New Policy may Complicate Seasonsby Eric Barker
Lewiston Tribune, July 26, 2002
Proposed rule could change distinctions between wild, hatchery fish
State and tribal fish and wildlife agencies may have to jump through more hoops to hold fishing seasons on hatchery salmon and steelhead runs if a proposed policy is adopted by the National Marine Fisheries Service.
But according to the agency's spokesman, healthy hatchery runs will not prevent struggling wild runs from being protected under the Endangered Species Act.
"The determination of whether or not to list will be made on the basis of the wild, naturally producing fish because that is what the ESA (Endangered Species Act) says you look at," said Brian Gorman at Seattle.
The federal agency sent a draft policy to state and tribal fish agencies Monday outlining how fish runs will be listed when hatchery runs are healthy, but wild runs considered to be part of the same population are struggling.
The proposed policy is in response to last year's ruling by U.S. District Judge Michael Hogan at Eugene, Ore., who said the federal fish agency erred when it included hatchery and wild coho salmon in the same population, known as an evolutionary significant unit in fisheries jargon, but then listed only the wild portion of that population.
Although the court ruling specifically applied to Oregon coastal coho, it sent reverberations throughout the Northwest because almost every listing of salmon and steelhead populations on the West Coast was prepared in a similar manner.
Of the 26 populations of listed salmon and steelhead, 24 had a hatchery component in the run. Some of the listings included only wild fish and not hatchery fish, some included both wild and hatchery fish, and others included all of the wild fish and only some of the hatchery fish.
If the policy is adopted, such distinctions will not be made in the future. All of the fish will be listed or none of them will be listed.
But Gorman said the new policy would probably not take protections away from weak wild runs because their hatchery cousins are strong.
"The key word in all of this is self-sustaining," said Gorman. "The fish that the ESA looks to for some kind of protection need to be self- sustaining populations and they need to be in their natural habitat, and that leaves out hatchery fish for that kind of consideration."
The agency is conducting a review on the 24 listed runs the ruling effects, but it is not expected to be completed until the new policy is in place.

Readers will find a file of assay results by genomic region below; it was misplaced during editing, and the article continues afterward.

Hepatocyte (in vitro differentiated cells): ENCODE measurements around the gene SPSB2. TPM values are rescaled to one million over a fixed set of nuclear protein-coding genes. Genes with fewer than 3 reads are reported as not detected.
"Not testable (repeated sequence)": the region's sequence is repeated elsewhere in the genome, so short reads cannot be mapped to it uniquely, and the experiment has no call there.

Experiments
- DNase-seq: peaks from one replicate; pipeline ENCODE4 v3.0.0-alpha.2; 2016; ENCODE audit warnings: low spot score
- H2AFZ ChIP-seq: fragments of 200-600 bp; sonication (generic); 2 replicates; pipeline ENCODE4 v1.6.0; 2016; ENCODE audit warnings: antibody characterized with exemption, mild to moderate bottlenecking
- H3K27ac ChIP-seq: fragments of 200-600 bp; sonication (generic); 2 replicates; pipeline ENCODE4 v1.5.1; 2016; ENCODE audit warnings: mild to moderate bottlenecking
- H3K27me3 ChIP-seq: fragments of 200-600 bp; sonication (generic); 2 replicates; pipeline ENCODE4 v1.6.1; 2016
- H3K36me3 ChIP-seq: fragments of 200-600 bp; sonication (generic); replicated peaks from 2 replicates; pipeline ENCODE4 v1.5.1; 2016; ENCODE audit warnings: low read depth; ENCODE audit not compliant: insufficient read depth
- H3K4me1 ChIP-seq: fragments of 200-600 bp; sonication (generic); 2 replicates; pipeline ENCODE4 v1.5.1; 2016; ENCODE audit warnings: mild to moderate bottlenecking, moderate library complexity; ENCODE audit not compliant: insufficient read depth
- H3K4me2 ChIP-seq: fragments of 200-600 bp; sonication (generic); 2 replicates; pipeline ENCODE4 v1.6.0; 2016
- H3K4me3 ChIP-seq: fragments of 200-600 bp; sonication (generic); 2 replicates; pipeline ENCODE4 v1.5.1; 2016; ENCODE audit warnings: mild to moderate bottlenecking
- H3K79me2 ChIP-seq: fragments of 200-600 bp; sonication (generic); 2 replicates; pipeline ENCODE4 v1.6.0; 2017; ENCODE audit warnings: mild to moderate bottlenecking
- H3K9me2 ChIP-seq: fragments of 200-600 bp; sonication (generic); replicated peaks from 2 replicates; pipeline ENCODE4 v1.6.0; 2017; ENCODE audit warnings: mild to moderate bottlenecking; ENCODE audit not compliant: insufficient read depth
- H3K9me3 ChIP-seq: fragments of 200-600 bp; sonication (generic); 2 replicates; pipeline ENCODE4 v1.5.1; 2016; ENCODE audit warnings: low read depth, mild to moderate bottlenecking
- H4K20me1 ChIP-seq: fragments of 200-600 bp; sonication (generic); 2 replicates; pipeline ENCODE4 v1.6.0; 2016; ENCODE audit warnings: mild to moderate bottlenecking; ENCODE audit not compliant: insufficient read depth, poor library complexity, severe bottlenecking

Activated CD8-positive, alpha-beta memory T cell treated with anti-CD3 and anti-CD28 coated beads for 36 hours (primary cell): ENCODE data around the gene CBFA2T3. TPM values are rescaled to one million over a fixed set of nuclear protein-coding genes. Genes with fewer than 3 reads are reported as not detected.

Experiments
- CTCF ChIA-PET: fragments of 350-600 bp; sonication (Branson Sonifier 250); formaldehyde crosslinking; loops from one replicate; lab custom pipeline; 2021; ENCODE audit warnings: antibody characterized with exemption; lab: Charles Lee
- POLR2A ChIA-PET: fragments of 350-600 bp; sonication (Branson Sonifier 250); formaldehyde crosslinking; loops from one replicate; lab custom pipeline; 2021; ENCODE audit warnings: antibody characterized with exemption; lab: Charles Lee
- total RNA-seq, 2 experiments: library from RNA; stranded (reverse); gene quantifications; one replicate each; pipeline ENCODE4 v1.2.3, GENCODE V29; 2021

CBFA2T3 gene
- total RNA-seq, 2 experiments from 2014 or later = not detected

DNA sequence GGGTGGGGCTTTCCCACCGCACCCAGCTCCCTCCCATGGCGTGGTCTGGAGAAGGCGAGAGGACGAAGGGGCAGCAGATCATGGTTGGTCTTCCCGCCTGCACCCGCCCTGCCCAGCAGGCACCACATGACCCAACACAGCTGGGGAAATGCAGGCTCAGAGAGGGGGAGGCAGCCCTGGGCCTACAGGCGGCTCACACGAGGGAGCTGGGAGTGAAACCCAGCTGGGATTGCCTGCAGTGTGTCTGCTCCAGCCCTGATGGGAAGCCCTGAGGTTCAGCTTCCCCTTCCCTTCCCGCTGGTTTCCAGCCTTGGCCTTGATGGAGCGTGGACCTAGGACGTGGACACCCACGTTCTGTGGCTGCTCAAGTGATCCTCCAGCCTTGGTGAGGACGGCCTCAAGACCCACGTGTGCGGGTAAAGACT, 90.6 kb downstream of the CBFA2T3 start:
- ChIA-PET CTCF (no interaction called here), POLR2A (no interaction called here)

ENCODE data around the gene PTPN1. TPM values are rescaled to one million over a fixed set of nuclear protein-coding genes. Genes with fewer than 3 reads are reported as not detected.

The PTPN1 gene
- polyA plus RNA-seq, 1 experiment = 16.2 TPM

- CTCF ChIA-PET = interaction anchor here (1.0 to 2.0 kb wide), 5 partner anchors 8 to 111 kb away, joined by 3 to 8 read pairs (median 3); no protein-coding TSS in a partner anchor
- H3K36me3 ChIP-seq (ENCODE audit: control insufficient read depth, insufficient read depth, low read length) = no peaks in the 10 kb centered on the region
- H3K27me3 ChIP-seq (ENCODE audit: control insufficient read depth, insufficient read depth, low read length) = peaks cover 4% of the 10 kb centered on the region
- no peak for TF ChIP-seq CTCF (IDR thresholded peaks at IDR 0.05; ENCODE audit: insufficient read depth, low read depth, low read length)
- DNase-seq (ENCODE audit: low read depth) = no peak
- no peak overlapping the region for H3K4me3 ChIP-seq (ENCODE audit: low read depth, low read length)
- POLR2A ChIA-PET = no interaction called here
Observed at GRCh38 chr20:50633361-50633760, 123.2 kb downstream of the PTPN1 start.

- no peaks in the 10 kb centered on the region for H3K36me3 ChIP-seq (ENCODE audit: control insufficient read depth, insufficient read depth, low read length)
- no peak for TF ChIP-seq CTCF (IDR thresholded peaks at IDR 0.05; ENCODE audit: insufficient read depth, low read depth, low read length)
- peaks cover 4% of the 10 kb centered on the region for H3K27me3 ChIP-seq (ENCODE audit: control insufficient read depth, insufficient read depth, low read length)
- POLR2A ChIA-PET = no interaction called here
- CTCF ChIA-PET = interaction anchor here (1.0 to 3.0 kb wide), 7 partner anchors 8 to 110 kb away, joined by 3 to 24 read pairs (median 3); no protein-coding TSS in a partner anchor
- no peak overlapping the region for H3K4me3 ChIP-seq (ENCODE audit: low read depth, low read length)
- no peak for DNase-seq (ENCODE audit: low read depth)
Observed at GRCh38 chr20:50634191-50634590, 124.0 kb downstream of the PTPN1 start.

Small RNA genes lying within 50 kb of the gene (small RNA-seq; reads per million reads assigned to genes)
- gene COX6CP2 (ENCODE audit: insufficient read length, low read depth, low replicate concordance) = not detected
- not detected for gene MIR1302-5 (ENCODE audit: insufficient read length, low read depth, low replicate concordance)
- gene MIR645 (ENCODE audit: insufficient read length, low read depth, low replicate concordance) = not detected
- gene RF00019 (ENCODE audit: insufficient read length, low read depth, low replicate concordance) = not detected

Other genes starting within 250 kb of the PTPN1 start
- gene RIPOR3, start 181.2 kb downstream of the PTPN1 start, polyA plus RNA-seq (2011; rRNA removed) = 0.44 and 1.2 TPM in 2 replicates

In Idaho, some hatchery spring chinook -- such as a portion of those produced at the Sawtooth National Fish Hatchery near Stanley in the upper Salmon River basin -- are listed as threatened. But those produced at Dworshak National Fish Hatchery at Ahsahka and the Rapid River Hatchery near Riggins are not listed.
All three of the hatchery runs are included in the Snake River chinook evolutionary significant unit. The same is true of many of the state's hatchery steelhead runs.
The proposed policy could list them all, making it more difficult to hold fishing seasons on the hatchery portion, but not impossible. They would first have to receive clearance from the federal fisheries service.
For example, on the Imnaha River in Oregon both hatchery and wild chinook are listed as threatened. But for the past two years, Oregon in conjunction with the Nez Perce Tribe has been allowed to hold a fishing season that targets only hatchery chinook.
The draft policy attempts to wiggle around Hogan's ruling without changing the status quo, according to those who brought the suit.
"They are playing word games and shell games," said Russ Brooks, the Pacific Legal Foundation attorney who challenged the Oregon coastal coho listing. "They are still violating the ESA."
Brooks said the agency will still make a distinction between wild and hatchery fish if the proposed policy is adopted.
"They are only going to evaluate wild fish and not count hatchery fish in the review, so they are still making an illegal distinction. What they are doing is evaluating apples and listing oranges."
Brooks does not buy the agency's interpretation of the Endangered Species Act that says the only fish that should be counted when making a listing decision are those that spawn in the wild.
"They are failing to recognize hatchery fish spend only a brief period of their fish lives in the hatchery," he said, "and then are released into the wild and they depend on the natural ecosystem just like the wild fish do. They swim side by side in the same stream, they live in the same ocean. Obviously they depend upon the same ecosystem."
If the policy is adopted as it is now written, Brooks said it will be ripe for legal challenge.
"As long as they consider wild fish and hatchery fish the same species they are just going to have to treat them the same at each step in the listing process."
Officials at the Idaho Department of Fish and Game are still evaluating the draft policy and declined to comment. Nez Perce Tribe fisheries officials were attending a retreat Thursday and could not be reached for comment.
Federal fisheries officials are taking comments from state and tribal agencies through Aug. 16. Officials at the federal agency will then tweak the policy based on the comments and release it for public review and further comments..
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